BURNS, Ore. (AP) — A leader of the small, armed group that is occupying a remote national wildlife preserve in Oregon said Tuesday they will go home when a plan is in place to turn over management of federal lands to locals.
Ammon Bundy told reporters at the Malheur National Wildlife Refuge that ranchers, loggers and farmers should have control of federal land — a common refrain in a decades-long fight over public lands in the West.
“It is our goal to get the logger back to logging, the rancher back to ranching,” said the son of Nevada rancher Cliven Bundy, who was involved in a high-profile 2014 standoff with the government over grazing rights.
The younger Bundy’s anti-government group is critical of federal land stewardship, but environmentalists and others say U.S. officials should keep control for the broadest possible benefit to business, recreation and the environment.
The armed activists seized the refuge’s headquarters Saturday night. Roughly 20 people bundled in camouflage, earmuffs and cowboy hats seem to be centered around a complex of buildings on the 300-square-mile high desert preserve.
As the takeover entered its third day, authorities had not moved in and had not shut off power to the refuge, Arizona rancher LaVoy Finicum said. On Tuesday evening, Finicum said he believes federal officials have issued warrants for the arrest of five group members — including himself and Ammon Bundy — but offered no details.
The FBI in Portland referred calls to the Harney County Joint Information Center, which said in a statement it had no information on arrests or arrest warrants and that authorities were “still working on a peaceful resolution.”
Finicum, holding a rifle and a backpack, told reporters he would stay at the entrance to the refuge overnight so authorities could find him. Bundy said they would take a defensive position anticipating a possible raid.
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Earlier, Bundy offered few specifics about the group’s plan to get the land turned over to local control. But Finicum said the group would examine the underlying land ownership transactions to begin to “unwind it.”
The federal government controls about half of all land in the West, which would make the wholesale transfer of ownership extremely difficult and expensive. For example, it owns 53 percent of Oregon, 85 percent of Nevada and 66 percent of Utah, according to the Congressional Research Service. Taking over federal public lands in Idaho could cost the state $111 million a year, according to a University of Idaho study.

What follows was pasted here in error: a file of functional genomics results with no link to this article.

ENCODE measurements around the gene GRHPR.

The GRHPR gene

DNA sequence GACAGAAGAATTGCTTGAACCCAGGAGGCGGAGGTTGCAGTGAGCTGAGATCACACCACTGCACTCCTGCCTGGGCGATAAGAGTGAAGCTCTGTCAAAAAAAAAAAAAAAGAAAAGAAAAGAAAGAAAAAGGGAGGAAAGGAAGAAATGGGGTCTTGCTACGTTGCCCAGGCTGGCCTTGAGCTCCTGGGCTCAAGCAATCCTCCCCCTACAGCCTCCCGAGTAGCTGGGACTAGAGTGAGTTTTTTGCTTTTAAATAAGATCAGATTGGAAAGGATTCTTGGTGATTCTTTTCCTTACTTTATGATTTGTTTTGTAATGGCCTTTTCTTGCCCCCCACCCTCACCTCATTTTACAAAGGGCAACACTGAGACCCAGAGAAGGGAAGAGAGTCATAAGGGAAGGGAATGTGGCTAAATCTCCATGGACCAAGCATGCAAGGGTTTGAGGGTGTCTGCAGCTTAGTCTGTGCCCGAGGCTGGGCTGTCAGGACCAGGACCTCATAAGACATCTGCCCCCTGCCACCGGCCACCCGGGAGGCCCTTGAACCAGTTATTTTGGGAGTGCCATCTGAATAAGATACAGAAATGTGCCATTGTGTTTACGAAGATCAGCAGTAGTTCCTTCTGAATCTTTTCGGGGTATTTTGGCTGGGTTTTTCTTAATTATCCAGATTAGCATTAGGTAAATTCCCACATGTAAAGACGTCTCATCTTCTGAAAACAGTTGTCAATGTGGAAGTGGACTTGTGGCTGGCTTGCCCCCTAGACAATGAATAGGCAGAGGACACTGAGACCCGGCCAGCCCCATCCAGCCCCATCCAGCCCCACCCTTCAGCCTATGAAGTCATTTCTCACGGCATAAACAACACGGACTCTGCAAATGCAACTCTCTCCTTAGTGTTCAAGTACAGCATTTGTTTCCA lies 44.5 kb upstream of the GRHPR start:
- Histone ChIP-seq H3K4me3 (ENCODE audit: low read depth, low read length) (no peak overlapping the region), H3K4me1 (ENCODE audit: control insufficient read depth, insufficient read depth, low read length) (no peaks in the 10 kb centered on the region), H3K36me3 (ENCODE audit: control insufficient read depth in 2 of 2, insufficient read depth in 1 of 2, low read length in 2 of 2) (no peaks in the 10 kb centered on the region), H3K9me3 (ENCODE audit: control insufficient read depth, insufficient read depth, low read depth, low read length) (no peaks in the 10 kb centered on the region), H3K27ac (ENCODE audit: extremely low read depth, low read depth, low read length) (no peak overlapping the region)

Randy Eardley, a Bureau of Land Management spokesman, said the group’s call for land ownership transfer didn’t make sense.
“It is frustrating when I hear the demand that we return the land to the people, because it is in the people’s hand — the people own it,” Eardley said. “Everybody in the United States owns that land. … We manage it the best we can for its owners, the people, and whether it’s for recreating, for grazing, for energy and mineral development.”
Bundy said the group felt it had the support of the local community. But the county sheriff has told the group to go home, and many locals don’t want the group around, fearing they may bring trouble. A community meeting was scheduled for Wednesday.
So far, law enforcement has not taken action against the activists whose rallying cry is the imprisonment of father-and-son ranchers who set fire to federal land.
“These guys are out in the middle of nowhere, and they haven’t threatened anybody that I know of,” said Jim Glennon, a longtime police commander who now owns the Illinois-based law enforcement training organization Calibre Press. “There’s no hurry.”
Some observers have complained, suggesting the government’s response would have been swifter and more severe had the occupants been Muslim or other minorities.
The group calling itself Citizens for Constitutional Freedom said it wants an inquiry into whether the government is forcing ranchers off their land after Dwight Hammond and his son, Steven, reported back to prison Monday.
The Hammonds, who have distanced themselves from the group, were convicted of arson three years ago and served no more than a year. A judge later ruled the terms fell short of minimum sentences that require them to serve about four more years.
The takeover comes amid a dispute that dates back decades in the West. In the 1970s, Nevada and other states pushed for local control in what was known as the Sagebrush Rebellion. Supporters wanted more land for cattle grazing, mining and timber harvesting.
Associated Press writer Gene Johnson in Seattle contributed to this story.